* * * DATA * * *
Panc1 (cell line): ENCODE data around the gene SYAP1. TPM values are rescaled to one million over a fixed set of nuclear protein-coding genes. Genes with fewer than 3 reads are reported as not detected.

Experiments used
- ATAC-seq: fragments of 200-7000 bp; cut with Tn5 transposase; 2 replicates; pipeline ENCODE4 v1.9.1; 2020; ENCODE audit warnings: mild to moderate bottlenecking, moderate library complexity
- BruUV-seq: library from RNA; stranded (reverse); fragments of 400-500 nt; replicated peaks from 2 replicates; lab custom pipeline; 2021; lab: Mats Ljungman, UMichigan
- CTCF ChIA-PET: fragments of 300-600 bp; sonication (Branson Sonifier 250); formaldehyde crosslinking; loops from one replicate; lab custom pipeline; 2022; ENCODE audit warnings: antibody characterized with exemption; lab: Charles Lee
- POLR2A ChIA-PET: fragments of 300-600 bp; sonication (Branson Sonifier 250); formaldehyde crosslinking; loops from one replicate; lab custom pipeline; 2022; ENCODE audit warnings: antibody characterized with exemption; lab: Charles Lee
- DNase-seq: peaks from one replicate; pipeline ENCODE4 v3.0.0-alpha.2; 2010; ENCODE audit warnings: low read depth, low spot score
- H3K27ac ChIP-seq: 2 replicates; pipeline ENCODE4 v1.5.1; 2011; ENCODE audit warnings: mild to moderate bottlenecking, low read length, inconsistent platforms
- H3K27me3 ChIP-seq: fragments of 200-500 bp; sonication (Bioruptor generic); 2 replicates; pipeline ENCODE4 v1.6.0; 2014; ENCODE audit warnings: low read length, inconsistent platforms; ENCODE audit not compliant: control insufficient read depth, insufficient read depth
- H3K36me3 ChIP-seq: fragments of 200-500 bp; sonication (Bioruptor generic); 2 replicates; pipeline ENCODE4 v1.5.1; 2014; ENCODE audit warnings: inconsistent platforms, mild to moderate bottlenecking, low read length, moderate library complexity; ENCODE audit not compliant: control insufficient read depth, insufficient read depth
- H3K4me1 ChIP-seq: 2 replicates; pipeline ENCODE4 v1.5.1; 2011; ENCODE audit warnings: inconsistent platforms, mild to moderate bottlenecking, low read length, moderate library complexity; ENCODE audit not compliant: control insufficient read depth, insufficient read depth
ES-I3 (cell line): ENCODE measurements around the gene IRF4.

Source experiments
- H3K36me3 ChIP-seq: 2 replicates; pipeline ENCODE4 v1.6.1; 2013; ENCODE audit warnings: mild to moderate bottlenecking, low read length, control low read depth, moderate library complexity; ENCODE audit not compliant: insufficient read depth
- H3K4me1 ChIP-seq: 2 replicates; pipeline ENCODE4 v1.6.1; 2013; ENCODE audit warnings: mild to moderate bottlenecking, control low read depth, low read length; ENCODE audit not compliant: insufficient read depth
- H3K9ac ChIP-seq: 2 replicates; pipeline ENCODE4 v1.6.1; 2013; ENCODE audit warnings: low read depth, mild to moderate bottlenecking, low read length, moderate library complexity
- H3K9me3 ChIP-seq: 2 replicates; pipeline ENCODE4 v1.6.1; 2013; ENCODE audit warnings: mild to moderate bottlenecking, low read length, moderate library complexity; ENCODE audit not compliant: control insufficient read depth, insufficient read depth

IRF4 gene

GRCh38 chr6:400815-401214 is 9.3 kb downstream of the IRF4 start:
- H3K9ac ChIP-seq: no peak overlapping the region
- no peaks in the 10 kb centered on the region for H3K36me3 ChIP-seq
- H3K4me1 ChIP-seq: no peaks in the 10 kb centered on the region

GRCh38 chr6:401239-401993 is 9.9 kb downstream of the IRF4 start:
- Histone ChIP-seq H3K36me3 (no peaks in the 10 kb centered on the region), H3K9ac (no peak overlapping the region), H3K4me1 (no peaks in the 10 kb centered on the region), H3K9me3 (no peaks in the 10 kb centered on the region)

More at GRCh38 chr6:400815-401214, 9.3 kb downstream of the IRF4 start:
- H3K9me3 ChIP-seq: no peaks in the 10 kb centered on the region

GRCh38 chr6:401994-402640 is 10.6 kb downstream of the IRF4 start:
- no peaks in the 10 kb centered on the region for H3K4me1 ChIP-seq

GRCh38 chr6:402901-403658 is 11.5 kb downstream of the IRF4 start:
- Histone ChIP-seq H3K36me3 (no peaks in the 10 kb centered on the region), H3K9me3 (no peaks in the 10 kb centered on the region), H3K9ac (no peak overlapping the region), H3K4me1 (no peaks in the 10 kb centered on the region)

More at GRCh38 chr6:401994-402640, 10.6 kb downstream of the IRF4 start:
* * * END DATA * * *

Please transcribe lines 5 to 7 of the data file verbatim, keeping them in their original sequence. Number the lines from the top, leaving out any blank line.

- CTCF ChIA-PET: fragments of 300-600 bp; sonication (Branson Sonifier 250); formaldehyde crosslinking; loops from one replicate; lab custom pipeline; 2022; ENCODE audit warnings: antibody characterized with exemption; lab: Charles Lee
- POLR2A ChIA-PET: fragments of 300-600 bp; sonication (Branson Sonifier 250); formaldehyde crosslinking; loops from one replicate; lab custom pipeline; 2022; ENCODE audit warnings: antibody characterized with exemption; lab: Charles Lee
- DNase-seq: peaks from one replicate; pipeline ENCODE4 v3.0.0-alpha.2; 2010; ENCODE audit warnings: low read depth, low spot score